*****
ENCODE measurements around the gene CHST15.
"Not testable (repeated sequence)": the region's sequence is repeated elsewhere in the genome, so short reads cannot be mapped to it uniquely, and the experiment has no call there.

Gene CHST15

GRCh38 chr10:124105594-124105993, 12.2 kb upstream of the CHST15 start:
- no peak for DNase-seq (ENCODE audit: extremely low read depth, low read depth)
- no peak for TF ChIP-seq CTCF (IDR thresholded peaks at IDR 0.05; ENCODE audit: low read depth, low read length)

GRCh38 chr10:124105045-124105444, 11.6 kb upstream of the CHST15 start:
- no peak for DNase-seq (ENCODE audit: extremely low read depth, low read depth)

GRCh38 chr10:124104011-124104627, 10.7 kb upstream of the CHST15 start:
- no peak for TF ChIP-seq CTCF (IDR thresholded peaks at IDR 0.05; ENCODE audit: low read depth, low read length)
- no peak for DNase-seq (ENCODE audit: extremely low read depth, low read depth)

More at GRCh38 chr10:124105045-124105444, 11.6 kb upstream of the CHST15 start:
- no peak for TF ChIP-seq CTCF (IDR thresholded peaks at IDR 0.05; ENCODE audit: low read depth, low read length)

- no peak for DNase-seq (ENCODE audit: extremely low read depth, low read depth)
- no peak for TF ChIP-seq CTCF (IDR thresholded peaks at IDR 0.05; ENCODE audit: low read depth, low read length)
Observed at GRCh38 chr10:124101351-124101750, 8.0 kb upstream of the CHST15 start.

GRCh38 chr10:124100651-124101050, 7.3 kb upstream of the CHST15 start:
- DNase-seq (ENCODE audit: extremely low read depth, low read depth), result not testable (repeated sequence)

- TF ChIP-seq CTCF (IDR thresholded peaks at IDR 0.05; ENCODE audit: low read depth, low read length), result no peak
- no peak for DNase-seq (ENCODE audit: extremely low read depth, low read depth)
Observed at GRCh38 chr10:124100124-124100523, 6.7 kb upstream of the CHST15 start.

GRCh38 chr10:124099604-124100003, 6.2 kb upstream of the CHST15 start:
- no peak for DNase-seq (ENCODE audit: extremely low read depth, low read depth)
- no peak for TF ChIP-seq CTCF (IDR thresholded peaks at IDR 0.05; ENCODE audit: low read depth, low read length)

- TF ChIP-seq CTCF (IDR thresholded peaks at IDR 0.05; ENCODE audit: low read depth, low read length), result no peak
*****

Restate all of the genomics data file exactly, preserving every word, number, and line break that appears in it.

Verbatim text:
ENCODE measurements around the gene CHST15.
"Not testable (repeated sequence)": the region's sequence is repeated elsewhere in the genome, so short reads cannot be mapped to it uniquely, and the experiment has no call there.

Gene CHST15

GRCh38 chr10:124105594-124105993, 12.2 kb upstream of the CHST15 start:
- no peak for DNase-seq (ENCODE audit: extremely low read depth, low read depth)
- no peak for TF ChIP-seq CTCF (IDR thresholded peaks at IDR 0.05; ENCODE audit: low read depth, low read length)

GRCh38 chr10:124105045-124105444, 11.6 kb upstream of the CHST15 start:
- no peak for DNase-seq (ENCODE audit: extremely low read depth, low read depth)

GRCh38 chr10:124104011-124104627, 10.7 kb upstream of the CHST15 start:
- no peak for TF ChIP-seq CTCF (IDR thresholded peaks at IDR 0.05; ENCODE audit: low read depth, low read length)
- no peak for DNase-seq (ENCODE audit: extremely low read depth, low read depth)

More at GRCh38 chr10:124105045-124105444, 11.6 kb upstream of the CHST15 start:
- no peak for TF ChIP-seq CTCF (IDR thresholded peaks at IDR 0.05; ENCODE audit: low read depth, low read length)

- no peak for DNase-seq (ENCODE audit: extremely low read depth, low read depth)
- no peak for TF ChIP-seq CTCF (IDR thresholded peaks at IDR 0.05; ENCODE audit: low read depth, low read length)
Observed at GRCh38 chr10:124101351-124101750, 8.0 kb upstream of the CHST15 start.

GRCh38 chr10:124100651-124101050, 7.3 kb upstream of the CHST15 start:
- DNase-seq (ENCODE audit: extremely low read depth, low read depth), result not testable (repeated sequence)

- TF ChIP-seq CTCF (IDR thresholded peaks at IDR 0.05; ENCODE audit: low read depth, low read length), result no peak
- no peak for DNase-seq (ENCODE audit: extremely low read depth, low read depth)
Observed at GRCh38 chr10:124100124-124100523, 6.7 kb upstream of the CHST15 start.

GRCh38 chr10:124099604-124100003, 6.2 kb upstream of the CHST15 start:
- no peak for DNase-seq (ENCODE audit: extremely low read depth, low read depth)
- no peak for TF ChIP-seq CTCF (IDR thresholded peaks at IDR 0.05; ENCODE audit: low read depth, low read length)

- TF ChIP-seq CTCF (IDR thresholded peaks at IDR 0.05; ENCODE audit: low read depth, low read length), result no peak